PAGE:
—CMS (Christian Missionary Society) taught 200,000 to read in East Africa in one generation
—Secured the abolition of widow-burning and child sacrifice
—Brought medicine to the world
—Actually founded the educational systems in China, Japan, and Korea.

i. Today: World Vision, Wycliffe Bible Translators, Mission agencies, Parachurch groups, Denominational missionaries, medical personnel, teachers, and volunteers.


“It is impossible to exaggerate the importance of the coming of Christianity. It brought with it, for one thing, an altogether new sense of human life. For the Greeks had shown man his mind; but the Christians showed him his soul. They taught that in the sight of God, all souls were equal, that every human life was sacrosanct and inviolate. Where the Greeks had identified the beautiful and the good, had thought ugliness to be bad, had shrunk from disease and imperfection and from everything misshapen, horrible, and repulsive, the Christian sought out the diseased, the crippled, the mutilated, to give them help. Love, for the ancient Greek, was never quite distinguished from Venus. For the Christians held that God was love, it took on deep overtones of sacrifice and compassion.” – R. R. Palmer (standard college history text)

“The history of Christianity is inseparable from the history of Western culture and of Western society. For almost a score of centuries Christian beliefs, principles, and ideals have colored the thoughts and feelings of Western man. The traditions and practices have left an indelible impress not only on developments of purely religious interest, but on virtually the total endeavor of man. This has been manifest in art and literature, science and law, politics and economics, and, as well, in love and war. Indeed, the indirect and unconscious influence Christianity has often exercised in avowedly secular matters—social, intellectual, and institutional—affords striking proof of the dynamic forces that have been generated by the faith over the millenniums. Even those who have contested its claims and rejected its tenets have been affected by what they opposed. Whatever our beliefs, all of us today are inevitable heirs to this abundant legacy; and it is impossible to understand the cultural heritage that sustains and conditions our lives without considering the contributions of Christianity.”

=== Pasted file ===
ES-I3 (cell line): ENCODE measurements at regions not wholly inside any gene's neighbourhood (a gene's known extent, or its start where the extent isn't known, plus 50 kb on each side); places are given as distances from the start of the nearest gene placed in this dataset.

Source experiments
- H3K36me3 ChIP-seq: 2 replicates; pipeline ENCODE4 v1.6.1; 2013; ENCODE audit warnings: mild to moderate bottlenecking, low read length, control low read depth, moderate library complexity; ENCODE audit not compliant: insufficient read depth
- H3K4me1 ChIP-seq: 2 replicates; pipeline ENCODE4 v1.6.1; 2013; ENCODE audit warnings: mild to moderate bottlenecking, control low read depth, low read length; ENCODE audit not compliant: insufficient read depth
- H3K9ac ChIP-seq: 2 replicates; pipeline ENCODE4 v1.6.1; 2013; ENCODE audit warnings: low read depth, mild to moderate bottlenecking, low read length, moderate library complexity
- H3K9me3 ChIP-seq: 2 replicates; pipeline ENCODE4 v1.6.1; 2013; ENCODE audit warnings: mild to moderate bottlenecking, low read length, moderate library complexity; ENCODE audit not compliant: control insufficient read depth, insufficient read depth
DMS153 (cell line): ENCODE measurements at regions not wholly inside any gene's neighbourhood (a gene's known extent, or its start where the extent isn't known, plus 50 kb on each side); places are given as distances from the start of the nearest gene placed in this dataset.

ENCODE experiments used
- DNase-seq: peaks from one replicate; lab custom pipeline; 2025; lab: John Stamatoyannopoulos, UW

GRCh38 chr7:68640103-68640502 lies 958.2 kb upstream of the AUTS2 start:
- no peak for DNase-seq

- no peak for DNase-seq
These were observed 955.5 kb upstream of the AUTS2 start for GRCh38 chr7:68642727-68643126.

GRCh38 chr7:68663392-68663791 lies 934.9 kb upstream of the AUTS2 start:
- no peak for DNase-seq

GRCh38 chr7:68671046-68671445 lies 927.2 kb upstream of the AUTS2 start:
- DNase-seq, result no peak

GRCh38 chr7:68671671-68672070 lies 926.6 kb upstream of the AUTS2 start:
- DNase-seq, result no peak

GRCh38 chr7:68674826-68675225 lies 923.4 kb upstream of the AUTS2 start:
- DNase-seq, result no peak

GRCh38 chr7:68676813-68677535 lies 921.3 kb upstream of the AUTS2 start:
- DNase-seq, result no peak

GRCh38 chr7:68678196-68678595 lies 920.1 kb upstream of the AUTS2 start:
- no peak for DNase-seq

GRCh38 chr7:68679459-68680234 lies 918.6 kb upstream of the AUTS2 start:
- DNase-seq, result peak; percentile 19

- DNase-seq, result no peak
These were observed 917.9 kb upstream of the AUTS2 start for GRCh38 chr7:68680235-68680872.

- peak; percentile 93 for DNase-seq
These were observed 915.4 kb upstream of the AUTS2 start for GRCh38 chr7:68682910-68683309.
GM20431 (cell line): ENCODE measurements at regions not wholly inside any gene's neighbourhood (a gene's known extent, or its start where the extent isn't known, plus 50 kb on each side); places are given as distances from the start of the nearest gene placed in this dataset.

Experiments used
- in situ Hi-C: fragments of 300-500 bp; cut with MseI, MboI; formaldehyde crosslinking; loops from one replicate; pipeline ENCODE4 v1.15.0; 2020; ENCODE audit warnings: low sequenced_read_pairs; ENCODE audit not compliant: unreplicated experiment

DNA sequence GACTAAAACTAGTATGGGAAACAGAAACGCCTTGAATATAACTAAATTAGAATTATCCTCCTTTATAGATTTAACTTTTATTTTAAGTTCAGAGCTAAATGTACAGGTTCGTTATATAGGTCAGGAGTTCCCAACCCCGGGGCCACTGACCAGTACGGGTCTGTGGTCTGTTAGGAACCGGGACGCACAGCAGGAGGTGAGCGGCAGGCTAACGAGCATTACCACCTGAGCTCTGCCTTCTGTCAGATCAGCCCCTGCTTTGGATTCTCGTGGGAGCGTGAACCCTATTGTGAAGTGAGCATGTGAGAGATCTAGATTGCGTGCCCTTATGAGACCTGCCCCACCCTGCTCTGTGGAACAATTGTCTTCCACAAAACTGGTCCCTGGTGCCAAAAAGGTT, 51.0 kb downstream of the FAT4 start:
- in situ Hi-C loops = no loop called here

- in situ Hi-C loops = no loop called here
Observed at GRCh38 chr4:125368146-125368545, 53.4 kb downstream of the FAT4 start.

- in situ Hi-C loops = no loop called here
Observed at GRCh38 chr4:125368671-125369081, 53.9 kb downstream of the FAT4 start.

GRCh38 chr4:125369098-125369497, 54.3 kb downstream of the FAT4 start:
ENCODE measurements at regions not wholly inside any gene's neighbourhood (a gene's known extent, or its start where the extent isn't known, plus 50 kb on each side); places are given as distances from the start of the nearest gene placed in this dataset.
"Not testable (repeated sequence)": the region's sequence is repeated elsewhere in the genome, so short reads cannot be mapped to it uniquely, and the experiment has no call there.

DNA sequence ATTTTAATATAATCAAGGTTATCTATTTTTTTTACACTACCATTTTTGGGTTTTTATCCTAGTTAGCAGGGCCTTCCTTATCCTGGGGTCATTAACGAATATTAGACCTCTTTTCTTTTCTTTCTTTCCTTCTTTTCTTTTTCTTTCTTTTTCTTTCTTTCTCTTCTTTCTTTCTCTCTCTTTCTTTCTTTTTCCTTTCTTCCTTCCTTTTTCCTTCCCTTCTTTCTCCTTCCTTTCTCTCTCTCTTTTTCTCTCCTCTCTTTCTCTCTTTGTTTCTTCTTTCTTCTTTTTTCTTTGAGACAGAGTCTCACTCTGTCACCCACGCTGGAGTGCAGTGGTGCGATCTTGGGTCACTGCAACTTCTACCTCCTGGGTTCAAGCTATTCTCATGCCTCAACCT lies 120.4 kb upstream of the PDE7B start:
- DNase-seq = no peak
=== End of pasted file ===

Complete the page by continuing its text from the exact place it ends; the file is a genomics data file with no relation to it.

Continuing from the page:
“Since the death of Christ, his followers have known vicissitudes as well as glory and authority. The Christian religion has suffered periods of persecution and critical divisions within its own ranks. It has been the cause and the victim of war and strife. It has assumed forms of astonishing variety. It has been confronted by revolutionary changes in human and social outlooks and subjected to searching criticism. The culture of our own time, indeed, has been termed the most completely secularized form of culture the world has ever known. We live in what some have called the post-Christian age. Yet wherever we turn to enrich our lives, we continue to encounter the lasting historical realities of Christian experience and tradition.”{7}

In contrast to the Christian system, modern materialistic philosophies do not provide a strong basis for reform. Humanism is, in effect, a philosophic smuggler; it has borrowed the “dignity of man” from Christian precepts and has not bothered to say, “Thank you.”


1. W. E. H. Lecky, History of European Morals, NY: Appleton, 1905, Vol. I, 28-29) (explanatory insert mine).
2. Bertrand Russell, Why I Am Not a Christian, p. 21.
3. Arnold Toynbee, Horizon magazine, 1973).
4. Lyn White, Science Magazine, 1967.
5. The Environmental Handbook, p. 25.
6. Alan Menninger: Whatever Became of Sin?
7. Roland H. Bainton, Professor Emeritus, Ecclesiastical History, Yale University. Horizon Magazine, Marshall B. Davidson, et. al., American Heritage Publishing Co., Inc.: New York. Distributed by Harper and Row, 1964.


Cairns, Earle E. Saints and Society. Moody Press, Chicago, 1960.

Graham, W. Fred. The Constructive Revolutionary. Atlanta: John Knox, 1971.

Hooykaas, R. Religion and the Rise of Modern Science. Grand Rapids, MI: Eerdmans.

Kirk, Russell. The Roots of American Order. LaSalle, IL: Open Court, 1975.

Latourette, Kenneth Scott. A History of Christianity. New York: Harper & Brothers, 1953.

Moberg, David O. Inasmuch. Grand Rapids: Eerdmans.

Moeler, Bernd. Imperial Cities and the Reformation. Philadelphia: Fortress Press. 1972.

Rookmaaker, H. R. Modern Art and the Death of Culture. Downers Grove, IL: InterVarsity Press, 1970.

Whitehead, Alfred North. Science and the Modern World. New York: Macmillan Co., 1926.

© 2000 Probe Ministries International


James F. Williams was the founder and past president of Probe Ministries International. He held degrees from Southern Methodist University (B.A.) and Dallas Theological Seminary (Th.M.). He also pursued inter-disciplinary doctoral studies (a.b.d.) in the humanities at the University of Texas at Dallas. Over a thirty-five year period, he visited, lectured, and counseled on more than 180 university campuses in the United States, Canada, Europe, and the former Soviet Union. He also served on the faculties of the American, Latin American, and European Institutes of Biblical Studies. Jimmy won his (and his family's) 14-year battle with Alzheimer's when he graduated to heaven in September 2019.